There are other causes of asthma and air pollution that can make the manifestation and symptoms of this respiratory condition worse. This is especially true for particulate pollutants that irritate the airway and lungs leading to a cascade of events that results in asthmatic attacks. Other stressors that can cause asthma include viral infections, which those exposed to air pollution are more susceptible to, and exposure to allergens.
Chronic Obstructive Pulmonary Disease (COPD)
Chronic obstructive pulmonary disease (COPD) is the name given to lung diseases that cause lung and airway inflammation. The main difference between COPD and asthma is that, even though both are airway conditions that cause inflammation, asthma is triggered by things one is sensitive or allergic to while COPD can be caused by different things.
The two most common COPDs are chronic bronchitis and emphysema, both of which can be caused by pollutants. Both typically occur together, and they can lead to serious complications if untreated.
Chronic bronchitis is the inflammation of the lining of the tubes that carry air to the lungs called bronchial tubes. Emphysema happens when the alveoli, the small sacs in your lungs responsible for carbon dioxide and oxygen exchange, are damaged and get inflamed.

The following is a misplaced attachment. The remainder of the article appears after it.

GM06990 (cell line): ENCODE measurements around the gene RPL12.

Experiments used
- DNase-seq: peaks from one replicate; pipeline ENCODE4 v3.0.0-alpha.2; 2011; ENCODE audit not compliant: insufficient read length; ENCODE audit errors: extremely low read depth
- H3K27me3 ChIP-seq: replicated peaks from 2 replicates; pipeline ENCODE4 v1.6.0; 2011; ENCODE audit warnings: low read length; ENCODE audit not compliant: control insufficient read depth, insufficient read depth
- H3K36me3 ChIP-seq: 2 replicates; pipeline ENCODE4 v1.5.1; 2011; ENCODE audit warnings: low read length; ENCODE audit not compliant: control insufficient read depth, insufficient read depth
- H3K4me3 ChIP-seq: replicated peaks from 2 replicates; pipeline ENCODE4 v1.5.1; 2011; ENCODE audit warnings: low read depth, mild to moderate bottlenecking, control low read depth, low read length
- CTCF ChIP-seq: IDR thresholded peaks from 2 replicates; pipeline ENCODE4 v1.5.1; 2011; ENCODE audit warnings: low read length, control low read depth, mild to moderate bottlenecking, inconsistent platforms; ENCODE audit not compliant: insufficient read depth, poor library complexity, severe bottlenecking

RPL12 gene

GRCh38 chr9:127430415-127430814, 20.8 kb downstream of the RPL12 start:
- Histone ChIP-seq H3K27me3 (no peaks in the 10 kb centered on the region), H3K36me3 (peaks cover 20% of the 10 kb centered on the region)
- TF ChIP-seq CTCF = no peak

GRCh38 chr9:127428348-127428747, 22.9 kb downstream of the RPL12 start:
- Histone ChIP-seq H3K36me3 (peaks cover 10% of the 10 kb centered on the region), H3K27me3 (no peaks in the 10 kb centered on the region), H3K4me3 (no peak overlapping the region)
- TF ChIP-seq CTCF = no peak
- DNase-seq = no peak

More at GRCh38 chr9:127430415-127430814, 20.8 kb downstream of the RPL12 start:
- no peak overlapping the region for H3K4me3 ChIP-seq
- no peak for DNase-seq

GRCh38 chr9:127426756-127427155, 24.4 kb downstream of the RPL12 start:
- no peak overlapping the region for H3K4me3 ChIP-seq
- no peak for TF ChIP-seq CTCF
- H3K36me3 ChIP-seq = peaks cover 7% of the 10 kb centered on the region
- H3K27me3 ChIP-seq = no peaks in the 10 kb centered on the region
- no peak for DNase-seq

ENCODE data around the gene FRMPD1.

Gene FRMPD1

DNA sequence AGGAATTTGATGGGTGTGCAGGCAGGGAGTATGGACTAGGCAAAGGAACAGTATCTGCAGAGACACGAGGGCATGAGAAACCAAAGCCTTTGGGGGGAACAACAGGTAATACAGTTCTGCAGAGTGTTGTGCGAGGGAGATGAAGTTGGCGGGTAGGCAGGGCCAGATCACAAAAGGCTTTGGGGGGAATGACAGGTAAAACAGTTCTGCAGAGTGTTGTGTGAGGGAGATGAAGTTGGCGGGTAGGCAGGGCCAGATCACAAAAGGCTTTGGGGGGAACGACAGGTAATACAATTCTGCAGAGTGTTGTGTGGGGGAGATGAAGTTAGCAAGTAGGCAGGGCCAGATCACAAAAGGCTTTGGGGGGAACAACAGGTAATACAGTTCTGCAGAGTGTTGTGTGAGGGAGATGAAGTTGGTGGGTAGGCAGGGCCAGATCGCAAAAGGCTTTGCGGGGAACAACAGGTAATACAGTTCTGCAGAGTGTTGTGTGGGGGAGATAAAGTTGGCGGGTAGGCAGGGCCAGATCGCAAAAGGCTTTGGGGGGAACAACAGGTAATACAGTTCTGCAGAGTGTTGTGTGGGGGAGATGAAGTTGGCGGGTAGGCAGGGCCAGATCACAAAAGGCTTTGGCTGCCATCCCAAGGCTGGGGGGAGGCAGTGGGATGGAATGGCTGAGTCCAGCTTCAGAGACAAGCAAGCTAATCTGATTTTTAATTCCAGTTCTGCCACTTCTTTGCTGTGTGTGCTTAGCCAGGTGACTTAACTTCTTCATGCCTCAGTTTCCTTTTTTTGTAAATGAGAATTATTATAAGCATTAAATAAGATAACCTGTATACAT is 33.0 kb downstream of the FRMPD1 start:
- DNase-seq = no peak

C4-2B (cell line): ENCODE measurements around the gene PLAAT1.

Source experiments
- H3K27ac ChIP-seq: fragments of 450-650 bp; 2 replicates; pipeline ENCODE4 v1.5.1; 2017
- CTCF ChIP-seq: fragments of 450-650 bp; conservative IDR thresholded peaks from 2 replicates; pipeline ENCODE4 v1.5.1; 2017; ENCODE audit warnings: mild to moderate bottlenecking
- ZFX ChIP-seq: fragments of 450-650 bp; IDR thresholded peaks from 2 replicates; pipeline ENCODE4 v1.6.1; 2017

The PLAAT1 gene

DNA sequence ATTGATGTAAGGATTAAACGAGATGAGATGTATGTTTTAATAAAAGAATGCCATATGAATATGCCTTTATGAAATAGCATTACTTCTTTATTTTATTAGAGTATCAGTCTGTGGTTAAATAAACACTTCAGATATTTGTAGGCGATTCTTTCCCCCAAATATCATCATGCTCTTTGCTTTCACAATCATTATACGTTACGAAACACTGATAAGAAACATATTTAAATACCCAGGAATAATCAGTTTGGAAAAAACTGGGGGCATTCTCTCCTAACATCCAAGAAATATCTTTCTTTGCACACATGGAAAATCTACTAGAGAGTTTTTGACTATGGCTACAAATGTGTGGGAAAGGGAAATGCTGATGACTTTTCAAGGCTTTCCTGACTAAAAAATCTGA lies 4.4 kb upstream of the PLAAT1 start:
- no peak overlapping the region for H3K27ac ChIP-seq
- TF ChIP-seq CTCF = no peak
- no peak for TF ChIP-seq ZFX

The damage and inflammation are typically caused by cigarette smoke as well as particulate matter and irritating gasses as happens in places with a lot of air pollution.
There is enough research that links short- and long-term air pollution exposure to cardiovascular disease (CVD). According to the Committee on the Medical Effects of Air Pollutants, air pollution can contribute to the development of CVD and make it worse in those who have it. The study they did shows the mechanisms of air pollution that lead to poor cardiovascular health and how they impact cardiovascular morbidity.
Higher risks of myocardial infarction (heart attacks), heart failure, stroke, and abnormal heart rhythms (arrhythmias) are also associated with both short and long-term exposure to air pollutants. This is especially problematic in people already susceptible to these conditions including those with pre-existing respiratory and cardiovascular conditions.